The government-ordered inquest by two former FBI officials found that agents of the State Bureau of Investigation repeatedly aided prosecutors in obtaining convictions over a 16-year period, mostly by misrepresenting blood evidence and keeping critical notes from defense attorneys. The Associated Press obtained the review of blood evidence in cases from 1987 to 2003 in advance of the report's release.
It calls for a thorough examination of 190 criminal cases, stating that, at times, "information that may have been material and even favorable to the defense of an accused defendant was withheld or misrepresented."
The report does not conclude that any innocent people were convicted, noting the evidence wasn't always used at trials and defendants may have admitted to crimes. But it states prosecutors and defense lawyers need to check whether tainted lab reports helped lead to confessions or pleas.
Attorney General Roy Cooper ordered the review in March after an SBI agent testified the crime lab once had a policy of excluding complete blood test results from reports offered to defense lawyers before trials. The existence of the policy was later confirmed by a former SBI director. Agent Duane Deaver's testimony led to the exoneration of a murder convict imprisoned nearly 17 years.
The review by two former assistant directors of the Federal Bureau of Investigation, found 230 cases in which eight SBI analysts filed reports that, at best, were incomplete. Of those, 190 resulted in criminal charges and should be reviewed.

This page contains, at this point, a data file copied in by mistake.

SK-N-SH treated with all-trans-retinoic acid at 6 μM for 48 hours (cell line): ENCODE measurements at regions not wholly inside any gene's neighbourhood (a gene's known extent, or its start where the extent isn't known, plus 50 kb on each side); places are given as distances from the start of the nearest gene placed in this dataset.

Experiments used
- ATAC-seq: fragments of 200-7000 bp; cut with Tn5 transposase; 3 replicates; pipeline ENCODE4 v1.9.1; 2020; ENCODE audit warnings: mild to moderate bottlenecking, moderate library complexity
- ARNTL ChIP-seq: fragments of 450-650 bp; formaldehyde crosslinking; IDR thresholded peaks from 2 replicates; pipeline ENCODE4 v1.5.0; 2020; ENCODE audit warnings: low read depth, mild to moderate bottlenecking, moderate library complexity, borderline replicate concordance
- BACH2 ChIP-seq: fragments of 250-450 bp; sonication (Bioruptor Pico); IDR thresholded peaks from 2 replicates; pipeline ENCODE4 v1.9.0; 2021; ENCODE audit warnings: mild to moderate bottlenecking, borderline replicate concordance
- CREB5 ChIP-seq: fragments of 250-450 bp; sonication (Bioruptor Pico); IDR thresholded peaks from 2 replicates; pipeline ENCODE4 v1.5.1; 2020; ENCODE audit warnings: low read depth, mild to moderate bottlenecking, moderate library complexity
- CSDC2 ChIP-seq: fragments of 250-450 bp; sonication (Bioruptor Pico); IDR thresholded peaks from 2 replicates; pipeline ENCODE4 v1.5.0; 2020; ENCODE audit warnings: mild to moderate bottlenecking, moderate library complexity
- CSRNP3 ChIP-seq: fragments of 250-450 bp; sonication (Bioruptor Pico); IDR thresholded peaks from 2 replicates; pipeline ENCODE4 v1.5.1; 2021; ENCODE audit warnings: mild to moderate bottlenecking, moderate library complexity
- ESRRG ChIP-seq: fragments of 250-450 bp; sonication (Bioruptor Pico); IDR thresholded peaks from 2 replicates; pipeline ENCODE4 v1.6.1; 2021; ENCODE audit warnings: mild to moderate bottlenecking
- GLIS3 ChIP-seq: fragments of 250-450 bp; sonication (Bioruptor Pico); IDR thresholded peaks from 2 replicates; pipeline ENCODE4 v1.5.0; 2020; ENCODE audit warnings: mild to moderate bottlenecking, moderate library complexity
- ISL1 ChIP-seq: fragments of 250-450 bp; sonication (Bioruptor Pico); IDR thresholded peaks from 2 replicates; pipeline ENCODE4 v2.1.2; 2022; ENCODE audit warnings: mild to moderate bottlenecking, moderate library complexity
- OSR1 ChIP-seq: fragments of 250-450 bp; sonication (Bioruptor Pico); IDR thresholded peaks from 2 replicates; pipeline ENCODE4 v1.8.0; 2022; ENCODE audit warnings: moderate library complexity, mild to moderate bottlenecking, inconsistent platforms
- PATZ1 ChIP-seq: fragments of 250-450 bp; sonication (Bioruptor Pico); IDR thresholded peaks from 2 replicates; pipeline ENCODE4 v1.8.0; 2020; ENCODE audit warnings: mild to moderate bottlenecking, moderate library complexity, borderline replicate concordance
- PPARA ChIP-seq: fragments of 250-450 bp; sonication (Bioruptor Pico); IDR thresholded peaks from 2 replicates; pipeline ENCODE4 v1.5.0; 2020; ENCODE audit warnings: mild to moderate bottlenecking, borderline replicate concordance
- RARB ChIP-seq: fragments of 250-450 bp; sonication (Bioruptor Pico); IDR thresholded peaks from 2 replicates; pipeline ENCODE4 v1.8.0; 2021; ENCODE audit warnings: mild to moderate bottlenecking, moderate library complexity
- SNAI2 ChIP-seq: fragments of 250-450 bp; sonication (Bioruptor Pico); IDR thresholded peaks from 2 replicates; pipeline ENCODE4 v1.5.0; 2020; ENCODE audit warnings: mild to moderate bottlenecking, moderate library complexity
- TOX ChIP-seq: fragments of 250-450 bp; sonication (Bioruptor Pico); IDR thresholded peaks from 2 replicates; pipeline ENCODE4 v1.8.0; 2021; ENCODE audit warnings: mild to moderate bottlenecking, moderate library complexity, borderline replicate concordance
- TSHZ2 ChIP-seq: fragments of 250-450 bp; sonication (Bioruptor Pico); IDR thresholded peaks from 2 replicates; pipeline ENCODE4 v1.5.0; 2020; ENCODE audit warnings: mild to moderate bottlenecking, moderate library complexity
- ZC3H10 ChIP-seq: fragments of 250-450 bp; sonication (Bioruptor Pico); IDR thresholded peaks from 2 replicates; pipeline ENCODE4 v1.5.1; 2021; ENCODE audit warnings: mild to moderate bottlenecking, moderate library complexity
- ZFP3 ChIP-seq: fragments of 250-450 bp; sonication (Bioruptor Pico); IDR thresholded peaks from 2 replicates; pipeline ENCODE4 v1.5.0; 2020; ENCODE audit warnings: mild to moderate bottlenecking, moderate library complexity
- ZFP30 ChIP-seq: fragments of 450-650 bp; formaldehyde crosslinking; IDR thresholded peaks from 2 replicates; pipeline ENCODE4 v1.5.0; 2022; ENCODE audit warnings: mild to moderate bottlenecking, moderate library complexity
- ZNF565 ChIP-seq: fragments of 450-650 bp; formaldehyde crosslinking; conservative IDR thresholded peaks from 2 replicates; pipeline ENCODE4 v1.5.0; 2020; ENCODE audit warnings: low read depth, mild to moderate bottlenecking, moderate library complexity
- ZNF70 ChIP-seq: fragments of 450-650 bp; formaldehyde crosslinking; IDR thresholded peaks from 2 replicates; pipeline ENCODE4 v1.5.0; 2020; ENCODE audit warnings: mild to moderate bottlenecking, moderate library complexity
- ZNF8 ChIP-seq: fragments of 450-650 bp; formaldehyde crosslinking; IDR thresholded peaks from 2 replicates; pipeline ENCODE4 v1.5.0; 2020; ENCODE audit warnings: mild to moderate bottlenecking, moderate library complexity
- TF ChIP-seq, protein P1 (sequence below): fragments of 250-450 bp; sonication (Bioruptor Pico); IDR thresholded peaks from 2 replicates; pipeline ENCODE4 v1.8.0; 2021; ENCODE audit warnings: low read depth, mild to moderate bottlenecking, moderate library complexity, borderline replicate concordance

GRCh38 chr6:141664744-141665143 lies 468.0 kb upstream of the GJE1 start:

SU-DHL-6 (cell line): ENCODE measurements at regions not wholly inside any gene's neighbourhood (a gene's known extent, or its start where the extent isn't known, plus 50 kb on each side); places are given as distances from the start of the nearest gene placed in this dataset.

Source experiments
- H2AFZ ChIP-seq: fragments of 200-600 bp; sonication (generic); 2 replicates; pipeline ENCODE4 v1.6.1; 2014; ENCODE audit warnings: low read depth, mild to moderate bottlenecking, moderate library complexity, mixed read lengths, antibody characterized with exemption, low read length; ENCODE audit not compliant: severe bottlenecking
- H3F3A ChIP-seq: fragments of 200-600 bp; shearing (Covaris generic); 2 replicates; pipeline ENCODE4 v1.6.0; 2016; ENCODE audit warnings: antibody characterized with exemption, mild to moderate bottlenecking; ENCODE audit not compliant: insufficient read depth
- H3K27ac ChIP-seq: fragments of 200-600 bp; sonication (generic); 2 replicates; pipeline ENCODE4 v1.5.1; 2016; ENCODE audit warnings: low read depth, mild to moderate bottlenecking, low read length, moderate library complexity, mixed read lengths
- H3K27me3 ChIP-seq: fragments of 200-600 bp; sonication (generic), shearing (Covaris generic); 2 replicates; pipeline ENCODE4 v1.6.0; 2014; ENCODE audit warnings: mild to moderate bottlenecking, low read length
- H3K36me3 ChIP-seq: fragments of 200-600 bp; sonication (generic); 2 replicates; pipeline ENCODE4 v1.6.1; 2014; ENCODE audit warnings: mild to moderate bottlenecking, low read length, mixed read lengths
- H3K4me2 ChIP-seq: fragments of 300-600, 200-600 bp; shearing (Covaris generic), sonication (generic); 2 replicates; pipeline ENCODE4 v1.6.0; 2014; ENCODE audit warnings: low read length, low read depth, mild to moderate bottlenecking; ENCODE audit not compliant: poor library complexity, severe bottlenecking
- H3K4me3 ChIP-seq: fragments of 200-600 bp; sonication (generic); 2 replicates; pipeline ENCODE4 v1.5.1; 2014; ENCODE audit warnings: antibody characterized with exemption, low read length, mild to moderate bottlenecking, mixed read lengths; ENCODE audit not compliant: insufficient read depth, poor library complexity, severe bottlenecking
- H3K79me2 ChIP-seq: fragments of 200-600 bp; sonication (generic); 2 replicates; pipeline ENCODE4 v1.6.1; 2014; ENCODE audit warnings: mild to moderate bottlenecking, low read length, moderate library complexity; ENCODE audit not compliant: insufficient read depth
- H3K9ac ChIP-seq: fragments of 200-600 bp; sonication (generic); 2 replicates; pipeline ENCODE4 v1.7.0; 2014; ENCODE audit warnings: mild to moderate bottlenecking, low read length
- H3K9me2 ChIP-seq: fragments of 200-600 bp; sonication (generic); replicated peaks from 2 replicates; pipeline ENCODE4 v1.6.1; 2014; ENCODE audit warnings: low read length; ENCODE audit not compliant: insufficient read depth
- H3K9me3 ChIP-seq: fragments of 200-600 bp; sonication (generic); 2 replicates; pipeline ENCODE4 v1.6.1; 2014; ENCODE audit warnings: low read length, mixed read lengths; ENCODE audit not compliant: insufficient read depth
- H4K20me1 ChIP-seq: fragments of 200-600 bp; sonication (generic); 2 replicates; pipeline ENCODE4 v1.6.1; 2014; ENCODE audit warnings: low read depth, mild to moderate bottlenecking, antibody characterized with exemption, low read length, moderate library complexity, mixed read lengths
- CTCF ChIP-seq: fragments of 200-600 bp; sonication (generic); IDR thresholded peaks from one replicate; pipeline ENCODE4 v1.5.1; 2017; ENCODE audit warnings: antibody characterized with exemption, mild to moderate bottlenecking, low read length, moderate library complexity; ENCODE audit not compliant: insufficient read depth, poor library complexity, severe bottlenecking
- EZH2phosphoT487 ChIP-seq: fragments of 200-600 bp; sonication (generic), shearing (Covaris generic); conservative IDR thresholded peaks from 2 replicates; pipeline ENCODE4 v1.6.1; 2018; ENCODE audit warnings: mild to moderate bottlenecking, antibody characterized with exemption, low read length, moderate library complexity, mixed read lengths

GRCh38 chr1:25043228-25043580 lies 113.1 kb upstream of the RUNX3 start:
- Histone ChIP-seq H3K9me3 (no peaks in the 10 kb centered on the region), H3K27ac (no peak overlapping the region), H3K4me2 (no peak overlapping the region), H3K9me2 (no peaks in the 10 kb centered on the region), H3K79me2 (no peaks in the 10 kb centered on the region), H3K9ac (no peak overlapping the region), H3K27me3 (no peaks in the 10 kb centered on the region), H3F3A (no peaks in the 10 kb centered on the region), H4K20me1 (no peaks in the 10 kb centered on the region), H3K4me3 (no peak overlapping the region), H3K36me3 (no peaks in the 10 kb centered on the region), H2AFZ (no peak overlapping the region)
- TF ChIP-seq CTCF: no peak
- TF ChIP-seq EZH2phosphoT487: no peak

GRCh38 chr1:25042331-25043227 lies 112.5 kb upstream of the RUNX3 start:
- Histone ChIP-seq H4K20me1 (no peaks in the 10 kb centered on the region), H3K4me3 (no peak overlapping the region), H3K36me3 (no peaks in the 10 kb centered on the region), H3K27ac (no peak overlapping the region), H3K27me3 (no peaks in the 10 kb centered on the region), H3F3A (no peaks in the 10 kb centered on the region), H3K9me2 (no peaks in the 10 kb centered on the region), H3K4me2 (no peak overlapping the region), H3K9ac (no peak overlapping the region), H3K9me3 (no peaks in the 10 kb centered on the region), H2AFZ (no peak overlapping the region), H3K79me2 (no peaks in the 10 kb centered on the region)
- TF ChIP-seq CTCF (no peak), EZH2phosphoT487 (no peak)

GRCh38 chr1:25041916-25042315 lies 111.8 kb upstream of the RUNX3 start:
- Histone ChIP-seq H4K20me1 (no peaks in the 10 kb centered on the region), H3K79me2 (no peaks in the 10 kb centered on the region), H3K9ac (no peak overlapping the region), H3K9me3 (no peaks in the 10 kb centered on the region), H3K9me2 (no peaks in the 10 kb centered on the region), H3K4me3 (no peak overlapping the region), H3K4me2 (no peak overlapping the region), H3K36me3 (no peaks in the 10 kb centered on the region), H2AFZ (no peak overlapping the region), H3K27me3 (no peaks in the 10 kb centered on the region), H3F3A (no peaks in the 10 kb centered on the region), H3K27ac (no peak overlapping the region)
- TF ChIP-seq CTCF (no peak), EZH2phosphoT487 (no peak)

The report says the lab may have violated federal and state laws mandating that evidence favorable to defendants be shared with their lawyers. It also bolsters a long-held skepticism by defense attorneys, who have alleged the ostensibly neutral lab is in the pocket of law enforcement.
Besides the executions, the report urged a closer look at the cases of four people on death row and one whose death sentence was commuted to life.
The cases also include the 1993 murder of James Jordan, father of the NBA star, who was sleeping in his car along a highway when he was killed. Two men were sentenced to life in prison. The review states an SBI analyst reported that an examination of the scene indicated the presence of blood, but didn't say that four subsequent tests were inconclusive.
The problems detailed in the report follow similar story lines: Lab results that contradict preliminary tests indicating blood at a scene were routinely kept from defense lawyers. Those secondary results were in analysts' handwritten notes, but not in evidence presented at court.
The report blames the flaws on "poorly crafted policy, inattention to reporting methods which permitted too much analyst subjectivity; and ineffective management and oversight."
Among the report's recommendations are: automation of historical lab files; posting of lab policies and other rules on a public website; and the appointment of an ombudsman to review lab issues or mistakes.